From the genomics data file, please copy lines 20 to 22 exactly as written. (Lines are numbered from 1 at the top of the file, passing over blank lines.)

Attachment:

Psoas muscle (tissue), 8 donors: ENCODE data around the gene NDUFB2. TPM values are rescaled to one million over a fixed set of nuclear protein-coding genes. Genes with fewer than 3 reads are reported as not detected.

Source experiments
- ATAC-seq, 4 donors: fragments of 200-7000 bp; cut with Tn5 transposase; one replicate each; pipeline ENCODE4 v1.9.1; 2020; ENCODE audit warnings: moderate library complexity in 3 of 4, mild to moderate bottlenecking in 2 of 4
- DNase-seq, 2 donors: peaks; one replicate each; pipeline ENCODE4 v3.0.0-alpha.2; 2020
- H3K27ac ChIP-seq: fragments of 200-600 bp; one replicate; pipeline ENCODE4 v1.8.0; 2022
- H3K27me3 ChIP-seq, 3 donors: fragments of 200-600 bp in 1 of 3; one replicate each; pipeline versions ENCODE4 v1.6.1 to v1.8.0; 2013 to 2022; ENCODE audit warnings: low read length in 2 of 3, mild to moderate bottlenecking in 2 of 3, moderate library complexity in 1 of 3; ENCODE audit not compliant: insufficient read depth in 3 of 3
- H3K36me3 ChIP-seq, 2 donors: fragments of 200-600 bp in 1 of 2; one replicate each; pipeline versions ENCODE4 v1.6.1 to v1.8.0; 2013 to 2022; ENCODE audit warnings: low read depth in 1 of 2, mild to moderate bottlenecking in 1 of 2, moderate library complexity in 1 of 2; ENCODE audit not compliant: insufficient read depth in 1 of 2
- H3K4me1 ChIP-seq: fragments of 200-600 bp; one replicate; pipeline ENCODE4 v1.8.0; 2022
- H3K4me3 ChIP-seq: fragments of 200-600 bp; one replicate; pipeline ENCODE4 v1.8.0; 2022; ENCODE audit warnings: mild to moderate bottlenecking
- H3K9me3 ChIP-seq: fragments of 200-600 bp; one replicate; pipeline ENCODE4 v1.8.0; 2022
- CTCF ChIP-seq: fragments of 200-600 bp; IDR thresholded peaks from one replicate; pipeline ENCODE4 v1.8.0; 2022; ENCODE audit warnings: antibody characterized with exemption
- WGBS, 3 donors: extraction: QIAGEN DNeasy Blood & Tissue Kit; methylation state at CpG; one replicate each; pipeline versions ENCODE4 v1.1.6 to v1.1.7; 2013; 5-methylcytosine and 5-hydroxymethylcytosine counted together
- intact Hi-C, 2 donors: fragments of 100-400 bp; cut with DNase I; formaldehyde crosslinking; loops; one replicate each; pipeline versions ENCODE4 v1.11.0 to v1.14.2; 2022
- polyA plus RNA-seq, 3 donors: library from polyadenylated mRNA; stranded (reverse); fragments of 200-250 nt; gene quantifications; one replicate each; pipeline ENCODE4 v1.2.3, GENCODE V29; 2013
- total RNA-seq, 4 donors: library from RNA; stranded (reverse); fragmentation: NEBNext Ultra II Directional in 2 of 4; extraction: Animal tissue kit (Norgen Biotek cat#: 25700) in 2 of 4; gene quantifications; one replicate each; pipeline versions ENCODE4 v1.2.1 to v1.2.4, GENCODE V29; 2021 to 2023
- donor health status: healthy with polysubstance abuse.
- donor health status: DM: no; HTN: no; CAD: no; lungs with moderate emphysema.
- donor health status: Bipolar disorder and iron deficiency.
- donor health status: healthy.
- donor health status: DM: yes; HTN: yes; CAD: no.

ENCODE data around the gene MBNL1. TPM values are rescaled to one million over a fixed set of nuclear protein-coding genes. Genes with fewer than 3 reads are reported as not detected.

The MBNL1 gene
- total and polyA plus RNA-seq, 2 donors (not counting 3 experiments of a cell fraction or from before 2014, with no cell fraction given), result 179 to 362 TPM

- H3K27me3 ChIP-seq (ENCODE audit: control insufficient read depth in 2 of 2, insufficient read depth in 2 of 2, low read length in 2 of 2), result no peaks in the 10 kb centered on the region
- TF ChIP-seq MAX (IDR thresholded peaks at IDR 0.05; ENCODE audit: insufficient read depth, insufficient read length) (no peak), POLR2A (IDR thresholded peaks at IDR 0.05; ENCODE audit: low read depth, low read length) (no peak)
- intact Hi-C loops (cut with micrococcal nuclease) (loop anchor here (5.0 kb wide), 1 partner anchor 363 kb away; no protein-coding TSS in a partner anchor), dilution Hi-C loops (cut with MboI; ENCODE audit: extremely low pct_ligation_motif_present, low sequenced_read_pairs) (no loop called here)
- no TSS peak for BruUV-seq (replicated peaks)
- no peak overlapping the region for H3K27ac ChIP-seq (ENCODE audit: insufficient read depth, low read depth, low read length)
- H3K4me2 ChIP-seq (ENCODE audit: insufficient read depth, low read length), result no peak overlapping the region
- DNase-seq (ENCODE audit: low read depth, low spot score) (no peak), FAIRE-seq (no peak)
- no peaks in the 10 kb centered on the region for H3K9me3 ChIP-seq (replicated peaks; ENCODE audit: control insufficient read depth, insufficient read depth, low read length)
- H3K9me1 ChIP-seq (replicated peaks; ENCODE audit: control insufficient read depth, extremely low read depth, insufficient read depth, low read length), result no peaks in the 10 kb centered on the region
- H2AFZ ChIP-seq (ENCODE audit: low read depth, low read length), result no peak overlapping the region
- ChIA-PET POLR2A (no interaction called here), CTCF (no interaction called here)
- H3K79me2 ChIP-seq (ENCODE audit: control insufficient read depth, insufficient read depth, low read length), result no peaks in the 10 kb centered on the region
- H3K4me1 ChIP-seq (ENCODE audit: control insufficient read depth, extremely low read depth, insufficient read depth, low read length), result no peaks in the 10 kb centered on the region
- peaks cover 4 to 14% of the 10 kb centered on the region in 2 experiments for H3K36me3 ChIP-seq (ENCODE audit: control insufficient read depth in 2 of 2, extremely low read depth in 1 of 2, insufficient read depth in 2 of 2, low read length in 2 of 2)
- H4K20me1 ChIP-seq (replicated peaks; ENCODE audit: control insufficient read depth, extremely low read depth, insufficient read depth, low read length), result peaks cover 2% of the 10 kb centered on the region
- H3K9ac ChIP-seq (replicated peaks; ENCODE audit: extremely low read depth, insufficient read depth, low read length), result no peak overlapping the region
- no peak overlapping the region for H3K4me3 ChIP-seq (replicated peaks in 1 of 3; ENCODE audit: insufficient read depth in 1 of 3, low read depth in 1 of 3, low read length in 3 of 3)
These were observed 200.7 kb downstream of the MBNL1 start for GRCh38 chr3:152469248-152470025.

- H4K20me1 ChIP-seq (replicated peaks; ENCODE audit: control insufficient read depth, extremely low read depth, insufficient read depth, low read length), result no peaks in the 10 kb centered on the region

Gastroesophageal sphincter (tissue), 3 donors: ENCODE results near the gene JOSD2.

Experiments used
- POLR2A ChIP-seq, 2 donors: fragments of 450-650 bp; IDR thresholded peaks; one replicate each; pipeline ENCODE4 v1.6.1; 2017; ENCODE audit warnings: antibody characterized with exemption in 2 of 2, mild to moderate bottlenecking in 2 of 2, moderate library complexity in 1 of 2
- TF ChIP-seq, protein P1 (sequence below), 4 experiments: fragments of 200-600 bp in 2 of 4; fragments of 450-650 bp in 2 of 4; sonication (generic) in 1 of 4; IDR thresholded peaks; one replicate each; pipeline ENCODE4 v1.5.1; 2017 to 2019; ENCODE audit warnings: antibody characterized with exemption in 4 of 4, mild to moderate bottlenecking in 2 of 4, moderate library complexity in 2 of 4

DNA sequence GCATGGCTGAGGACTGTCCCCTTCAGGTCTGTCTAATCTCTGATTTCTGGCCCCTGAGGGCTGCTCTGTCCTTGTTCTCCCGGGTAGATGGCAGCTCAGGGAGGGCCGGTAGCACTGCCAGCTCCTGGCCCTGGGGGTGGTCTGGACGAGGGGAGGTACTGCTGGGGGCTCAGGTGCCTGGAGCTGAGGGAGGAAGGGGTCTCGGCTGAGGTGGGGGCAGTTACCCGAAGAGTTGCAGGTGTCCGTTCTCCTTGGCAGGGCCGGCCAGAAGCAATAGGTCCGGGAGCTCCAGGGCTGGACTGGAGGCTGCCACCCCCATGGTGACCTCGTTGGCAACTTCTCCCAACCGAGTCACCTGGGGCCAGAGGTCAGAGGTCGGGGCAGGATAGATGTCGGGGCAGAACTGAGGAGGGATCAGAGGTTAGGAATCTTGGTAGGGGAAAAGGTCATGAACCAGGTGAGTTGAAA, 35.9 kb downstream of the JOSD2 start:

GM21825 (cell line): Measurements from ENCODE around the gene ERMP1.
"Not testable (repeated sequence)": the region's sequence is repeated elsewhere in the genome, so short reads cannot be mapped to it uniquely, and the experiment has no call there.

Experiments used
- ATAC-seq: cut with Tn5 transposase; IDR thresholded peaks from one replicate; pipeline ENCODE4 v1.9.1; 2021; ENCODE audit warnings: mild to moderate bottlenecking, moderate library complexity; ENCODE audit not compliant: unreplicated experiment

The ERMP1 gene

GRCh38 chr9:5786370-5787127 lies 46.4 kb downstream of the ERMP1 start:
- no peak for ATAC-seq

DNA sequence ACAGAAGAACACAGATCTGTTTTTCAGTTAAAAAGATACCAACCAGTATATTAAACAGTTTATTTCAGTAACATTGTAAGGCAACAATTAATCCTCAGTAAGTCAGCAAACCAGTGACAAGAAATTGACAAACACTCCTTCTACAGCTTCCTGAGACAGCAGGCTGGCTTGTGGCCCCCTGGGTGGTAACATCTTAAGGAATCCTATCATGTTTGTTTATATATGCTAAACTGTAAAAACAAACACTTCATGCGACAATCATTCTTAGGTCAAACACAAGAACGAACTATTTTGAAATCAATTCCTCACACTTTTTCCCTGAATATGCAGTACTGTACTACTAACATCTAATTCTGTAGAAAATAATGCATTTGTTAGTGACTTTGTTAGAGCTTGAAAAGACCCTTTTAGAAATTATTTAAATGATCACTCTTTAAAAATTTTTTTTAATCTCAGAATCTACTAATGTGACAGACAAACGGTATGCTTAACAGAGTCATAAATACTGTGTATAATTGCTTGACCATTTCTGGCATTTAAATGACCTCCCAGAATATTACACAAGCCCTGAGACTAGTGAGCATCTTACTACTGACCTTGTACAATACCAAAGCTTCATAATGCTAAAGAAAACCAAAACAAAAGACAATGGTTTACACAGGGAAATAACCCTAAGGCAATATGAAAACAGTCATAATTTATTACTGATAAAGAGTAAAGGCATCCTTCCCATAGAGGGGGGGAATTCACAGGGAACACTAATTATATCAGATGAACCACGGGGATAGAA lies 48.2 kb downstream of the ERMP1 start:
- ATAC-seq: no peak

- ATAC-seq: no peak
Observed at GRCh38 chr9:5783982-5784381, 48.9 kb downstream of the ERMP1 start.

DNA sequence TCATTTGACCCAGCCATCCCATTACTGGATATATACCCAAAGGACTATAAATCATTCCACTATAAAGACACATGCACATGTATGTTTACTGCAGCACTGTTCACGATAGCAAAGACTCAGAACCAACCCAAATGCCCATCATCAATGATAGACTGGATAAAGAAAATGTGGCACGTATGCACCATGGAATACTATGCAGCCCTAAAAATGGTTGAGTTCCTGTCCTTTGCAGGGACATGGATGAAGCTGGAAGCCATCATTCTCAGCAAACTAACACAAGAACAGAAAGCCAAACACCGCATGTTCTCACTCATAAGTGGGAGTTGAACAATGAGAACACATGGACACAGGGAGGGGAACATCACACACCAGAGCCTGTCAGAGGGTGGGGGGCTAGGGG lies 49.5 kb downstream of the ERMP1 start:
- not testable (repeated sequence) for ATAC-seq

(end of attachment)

- donor health status: DM: yes; HTN: yes; CAD: no.

ENCODE data around the gene MBNL1. TPM values are rescaled to one million over a fixed set of nuclear protein-coding genes. Genes with fewer than 3 reads are reported as not detected.

The MBNL1 gene